At Su Legno we are passionate about food and beer. Over the years we have seen craft beer explode with many different styles, flavours and brands out there. Some of these we love and some shine a negative light on our industry… but that's a discussion for another day. We set out to create beer that is steeped in history and respects our industry.
Inspired by South Australian wine makers and their innovation, breweries that used exclusively wood and barrels before stainless was invented and our culinary training we set out to create a new process of beer production using conventional beer ingredients; water, malt, hops and yeast but adding an additional ingredient the charred American oak barrel. The latter is largely due to our love of bourbon. We didn’t want to produce a sour product or a barrel aged product; learn the difference between barrel fermenting and barrel ageing.We wanted to produce ales that pair well with food and can be shared at every occasion.
What we discovered is that by fermenting in barrels for a short period of time without refrigeration we were able to leverage the key conditions of yeast fermentation which impact flavour; temperature, pressure, wort composition and vessel design. This combination of variables has allowed us to create a unique barrel fermenting process which defines our beer.
How does temperature and pressure affect yeast's flavour contribution:
During alcoholic yeast fermentation yeast consumes wort sugars into alcohol and carbon dioxide. Many minor by-products are also produced and released into the beer.
Many of these contribute to beer flavour and Aroma. Major flavour compounds, the esters and higher alcohols are released into the wort as the yeast grows. The amount of these products are increased or decreased by directly controlling the temperature. Similarly to temperature pressure also impacts the formation of these flavour active compounds. The liquid within the barrel exerts a specific pressure on the yeast which is much lower than modern upright fermentation vessels. The size of the barrel also determines the pressure exerted on the yeast, that's why we use 225l Barriques exclusively.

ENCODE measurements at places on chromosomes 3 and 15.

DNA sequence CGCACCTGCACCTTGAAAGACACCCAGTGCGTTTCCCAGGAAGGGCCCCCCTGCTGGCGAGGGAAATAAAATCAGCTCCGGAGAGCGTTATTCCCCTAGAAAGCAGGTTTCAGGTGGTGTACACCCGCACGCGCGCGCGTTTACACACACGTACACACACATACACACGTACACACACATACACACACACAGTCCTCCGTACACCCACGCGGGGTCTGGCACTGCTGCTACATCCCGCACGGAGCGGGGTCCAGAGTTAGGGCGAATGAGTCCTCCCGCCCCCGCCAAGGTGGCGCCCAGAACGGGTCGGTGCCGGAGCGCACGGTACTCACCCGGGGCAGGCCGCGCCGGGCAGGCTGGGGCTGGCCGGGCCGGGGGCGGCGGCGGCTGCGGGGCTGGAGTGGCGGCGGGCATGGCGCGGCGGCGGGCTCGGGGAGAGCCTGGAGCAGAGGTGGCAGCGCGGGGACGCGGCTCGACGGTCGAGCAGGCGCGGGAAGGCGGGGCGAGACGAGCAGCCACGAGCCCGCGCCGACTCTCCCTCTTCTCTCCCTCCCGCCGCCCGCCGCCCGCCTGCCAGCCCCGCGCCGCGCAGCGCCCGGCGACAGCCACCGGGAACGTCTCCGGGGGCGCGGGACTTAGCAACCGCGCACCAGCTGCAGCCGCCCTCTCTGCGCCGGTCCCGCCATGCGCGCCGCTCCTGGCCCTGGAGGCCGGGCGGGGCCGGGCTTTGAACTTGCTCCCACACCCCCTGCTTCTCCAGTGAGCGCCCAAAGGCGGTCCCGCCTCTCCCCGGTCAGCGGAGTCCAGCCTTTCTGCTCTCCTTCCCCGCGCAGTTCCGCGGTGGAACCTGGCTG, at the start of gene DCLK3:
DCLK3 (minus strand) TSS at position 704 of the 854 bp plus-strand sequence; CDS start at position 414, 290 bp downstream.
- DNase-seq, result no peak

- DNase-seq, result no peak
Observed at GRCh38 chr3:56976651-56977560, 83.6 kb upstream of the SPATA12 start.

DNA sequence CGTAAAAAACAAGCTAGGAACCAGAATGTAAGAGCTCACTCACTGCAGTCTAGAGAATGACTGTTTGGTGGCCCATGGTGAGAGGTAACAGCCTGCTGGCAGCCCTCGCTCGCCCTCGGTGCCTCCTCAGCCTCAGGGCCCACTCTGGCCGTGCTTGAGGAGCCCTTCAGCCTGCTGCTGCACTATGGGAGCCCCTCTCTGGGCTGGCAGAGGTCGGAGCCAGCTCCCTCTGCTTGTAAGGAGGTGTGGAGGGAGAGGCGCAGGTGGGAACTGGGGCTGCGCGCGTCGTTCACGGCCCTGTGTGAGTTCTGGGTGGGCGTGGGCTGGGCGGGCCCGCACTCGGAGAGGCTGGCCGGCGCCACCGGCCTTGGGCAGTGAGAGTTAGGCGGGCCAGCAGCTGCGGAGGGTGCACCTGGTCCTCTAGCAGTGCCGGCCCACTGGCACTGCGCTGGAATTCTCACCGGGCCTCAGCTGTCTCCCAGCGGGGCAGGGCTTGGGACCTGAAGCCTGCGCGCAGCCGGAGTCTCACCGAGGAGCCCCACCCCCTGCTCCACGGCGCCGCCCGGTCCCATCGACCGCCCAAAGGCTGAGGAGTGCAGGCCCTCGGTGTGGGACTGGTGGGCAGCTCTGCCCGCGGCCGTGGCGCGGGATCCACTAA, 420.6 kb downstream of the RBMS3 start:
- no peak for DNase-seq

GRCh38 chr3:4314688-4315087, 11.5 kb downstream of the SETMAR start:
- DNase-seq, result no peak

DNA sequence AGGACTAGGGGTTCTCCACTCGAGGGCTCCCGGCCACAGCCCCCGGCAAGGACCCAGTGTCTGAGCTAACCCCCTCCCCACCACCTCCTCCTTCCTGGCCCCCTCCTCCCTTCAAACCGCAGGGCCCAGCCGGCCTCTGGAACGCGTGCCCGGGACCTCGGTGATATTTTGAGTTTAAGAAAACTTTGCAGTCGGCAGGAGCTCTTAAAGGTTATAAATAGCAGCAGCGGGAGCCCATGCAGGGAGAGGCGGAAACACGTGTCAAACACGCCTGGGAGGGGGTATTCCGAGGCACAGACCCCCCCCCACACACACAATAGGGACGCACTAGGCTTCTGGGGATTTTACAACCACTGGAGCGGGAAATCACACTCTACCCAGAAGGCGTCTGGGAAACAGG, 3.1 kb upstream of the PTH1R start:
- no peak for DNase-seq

By using a barrel and no refrigeration we allow the natural climate and pressure within the barrel determine the flavour active byproducts our house yeast produce, thus the barrel becomes a major ingredient within our recipe.
How does wort composition and charred oak define our beer:
The grains used in our recipes affect the flavour of our beer in two ways. 1. By introducing specific flavours produced during the malting process and 2. By determining the amount of simple sugars our yeast can consume to produce alcohol. During our early recipe development we discovered that dark base malts and speciality malts complemented the flavours derived from the oak itself and the barrel fermentation process. Additionally we discovered the 6% ABV was the sweet spot to support the complexity of American Oak and the barrel fermenting process without alcohol warming and therefore impacting the drinkability of our beer.
In addition to the effects of temperature, pressure and wort composition, oak and especially charred American oak imparts its own flavour compounds to our beer. Here are some examples:
furfural dried fruit, burned almond, burnt sugar
guaiacol burn overtones
oak lactone woody, dill and coconut notes
eugenol spices, cloves and smoke character
These flavours can be quite intense, that's why unlike wine and barrel aged beer our beer only spends the duration primary fermentation in the barrel. This allows us to capture our yeasts flavour contribution as discussed above while subtly gaining the flavours from our charred new American Oak barrels. Similarly to pressure the size of the barrel matters for flavour, the larger the barrel used, the less oak flavours, another reason we settled on Barriques.
By combining technology and materials from the past with modern brewing science and ingredients we are able to create a range of beers that are uniquely their own style and character.